The University of Phoenix (UOP) announced this morning the awarding of the first ever L.A.R.K. Award to Patricia Ross. Dr. Ross, educational administrator in California—not to be confused with the long-lost heiress of the Dr. Ross Dog Food Fortune—was awarded her degree in November 2010.
The two co-chairs of L.A.R.K. explained the main criteria used to honor Ross rested more on quantity and length of production than the lesser criteria of quality of research and application of findings. According to T. Oolong (professor of research), Ross was surprisingly singled out over others who had been working on their research for over 10 years, even though she completed her project in less than 6 years because “of the sheer volume of work produced.” I. N. Sane (assistant professor of leadership studies) echoed her colleague’s sentiment: “True. Most of the pages are in her work’s appendices, but Ross produced well over 600 pages. Impressive!”
When asked for her reaction to receiving this prestigious award, Dr. Ross exclaimed, “I am delighted. I never dreamed I would be a member of L.A.R.K. (Life After Research Klub). I may have to re-think my follow-up research plans. Maybe I won’t conduct a 20-year follow-up study by interviewing all 15,000 students currently enrolled at the college under review.”
Ross did not seem aware that winning the award did not automatically ensure her membership in L.A.R.K. To be accepted as a member, she first needs to attend a course titled “The Leadership Responsibility of Serving on L.A.R.K.” The course is held at the online university, Room 313K. As an award recipient, Ross can reduce her cost for taking the course with the signed approval of the dean. The actual plaque associated with the award will be presented at sometime in the future. There is no monetary award as part of the honor.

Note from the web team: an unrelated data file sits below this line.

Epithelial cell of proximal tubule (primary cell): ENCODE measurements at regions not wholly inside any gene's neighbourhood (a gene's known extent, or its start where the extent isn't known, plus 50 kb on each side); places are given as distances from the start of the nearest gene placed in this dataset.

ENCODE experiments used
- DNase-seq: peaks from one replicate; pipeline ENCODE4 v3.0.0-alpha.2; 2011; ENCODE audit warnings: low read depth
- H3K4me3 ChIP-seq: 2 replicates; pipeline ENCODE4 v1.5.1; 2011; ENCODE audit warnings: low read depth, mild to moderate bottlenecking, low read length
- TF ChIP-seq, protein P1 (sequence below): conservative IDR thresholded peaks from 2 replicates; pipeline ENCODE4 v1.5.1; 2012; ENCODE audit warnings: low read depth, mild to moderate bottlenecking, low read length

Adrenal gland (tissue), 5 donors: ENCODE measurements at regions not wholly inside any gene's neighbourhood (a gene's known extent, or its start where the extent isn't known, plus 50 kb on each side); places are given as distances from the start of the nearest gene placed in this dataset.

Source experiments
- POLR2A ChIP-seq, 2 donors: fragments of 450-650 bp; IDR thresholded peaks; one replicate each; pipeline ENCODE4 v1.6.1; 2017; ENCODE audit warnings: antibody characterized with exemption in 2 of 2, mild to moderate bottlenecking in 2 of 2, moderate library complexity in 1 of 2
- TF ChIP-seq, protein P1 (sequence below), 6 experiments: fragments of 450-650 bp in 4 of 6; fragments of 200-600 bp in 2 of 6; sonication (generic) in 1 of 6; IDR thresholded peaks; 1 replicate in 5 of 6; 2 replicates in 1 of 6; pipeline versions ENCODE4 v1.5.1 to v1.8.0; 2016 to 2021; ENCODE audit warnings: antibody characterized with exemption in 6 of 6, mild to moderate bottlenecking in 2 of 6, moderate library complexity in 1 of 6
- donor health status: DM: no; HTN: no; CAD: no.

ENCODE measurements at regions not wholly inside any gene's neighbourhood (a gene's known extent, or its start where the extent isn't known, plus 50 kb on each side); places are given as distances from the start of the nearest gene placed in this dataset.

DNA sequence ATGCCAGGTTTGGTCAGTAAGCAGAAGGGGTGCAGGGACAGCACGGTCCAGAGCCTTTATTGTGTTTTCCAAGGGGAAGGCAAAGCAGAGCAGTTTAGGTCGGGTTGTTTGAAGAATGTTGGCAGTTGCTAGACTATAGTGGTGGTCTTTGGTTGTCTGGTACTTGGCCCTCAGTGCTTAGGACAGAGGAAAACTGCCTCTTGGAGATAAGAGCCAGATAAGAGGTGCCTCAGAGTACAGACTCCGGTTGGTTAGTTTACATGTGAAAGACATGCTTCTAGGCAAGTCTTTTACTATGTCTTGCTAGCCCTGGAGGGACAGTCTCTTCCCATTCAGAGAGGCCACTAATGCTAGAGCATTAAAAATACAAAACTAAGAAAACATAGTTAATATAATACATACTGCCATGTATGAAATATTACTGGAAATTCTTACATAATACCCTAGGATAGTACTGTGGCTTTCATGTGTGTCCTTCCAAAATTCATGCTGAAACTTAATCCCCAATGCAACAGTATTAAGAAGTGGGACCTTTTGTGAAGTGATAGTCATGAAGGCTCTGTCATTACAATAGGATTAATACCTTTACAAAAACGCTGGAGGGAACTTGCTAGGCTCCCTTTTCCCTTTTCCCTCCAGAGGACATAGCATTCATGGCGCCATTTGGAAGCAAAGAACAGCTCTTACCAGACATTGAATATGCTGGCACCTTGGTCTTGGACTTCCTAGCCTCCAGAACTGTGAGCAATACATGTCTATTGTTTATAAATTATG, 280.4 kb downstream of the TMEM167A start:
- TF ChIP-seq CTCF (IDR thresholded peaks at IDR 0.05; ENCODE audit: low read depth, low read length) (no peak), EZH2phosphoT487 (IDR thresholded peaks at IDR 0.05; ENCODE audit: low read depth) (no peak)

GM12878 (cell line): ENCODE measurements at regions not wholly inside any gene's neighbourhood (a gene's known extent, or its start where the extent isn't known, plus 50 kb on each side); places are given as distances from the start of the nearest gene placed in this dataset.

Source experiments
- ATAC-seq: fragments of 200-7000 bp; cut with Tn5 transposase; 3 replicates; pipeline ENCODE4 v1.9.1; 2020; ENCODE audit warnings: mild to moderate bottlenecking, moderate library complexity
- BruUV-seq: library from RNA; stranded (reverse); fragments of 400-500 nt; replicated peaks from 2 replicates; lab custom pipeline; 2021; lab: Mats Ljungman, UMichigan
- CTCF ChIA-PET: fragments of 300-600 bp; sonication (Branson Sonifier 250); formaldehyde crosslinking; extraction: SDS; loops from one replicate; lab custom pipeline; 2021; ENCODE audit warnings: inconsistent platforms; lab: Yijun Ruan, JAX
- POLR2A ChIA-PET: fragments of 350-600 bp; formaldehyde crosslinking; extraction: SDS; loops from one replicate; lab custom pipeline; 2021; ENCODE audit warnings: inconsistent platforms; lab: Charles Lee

Did I catch you at all? Even for a minute? I have always liked April Fools’ Day. A day devoted to fun and shenanigans just seems like such a good idea. I never have known the origins of this informal holiday, however, so I initiated some online research to find out the facts.
I searched quite a few sites. Barbara Mikkelsen (2009, http://www.snopes.com/) offered the best presentation—articulate, informative, just plain fun. She clarified that the most consistent—albeit unsubstantiated—origin for the holiday took place in France in the 16th century when the Gregorian Calendar was adopted over the Julian Calendar. Apparently, those who did not get the news about the change in the official start of the calendar year from April (Julian) to January (Gregorian) and thus celebrated in April were teased as “April Fools.” Just how this ”event” grew from there to be celebrated across most of the Western world is not clear. But it is a fun celebration, nonetheless.
Further historical research suggests an earlier origin, as reported by http://www.infoplease.com. This research was reported in various newspapers in 1963, based on an interview with Joseph Boskin, a history professor at Boston University. His work noted that the day started with a decree from Constantine, Roman Emperor from 306-337. Apparently, Kugel—a court jester—was named emperor for the day to confirm his claim that he could run the country better than the emperor himself. His first action was to call for “foolishness” all day! This initial royal whim became an annual event. Given the revered status of court jesters at the time, this new holiday was especially significant. Joseph Boskin offered this explanation: “In a way, it was a very serious day. In those times fools were really wise men. It was the role of the jester to put events of the day into perspective with humor.”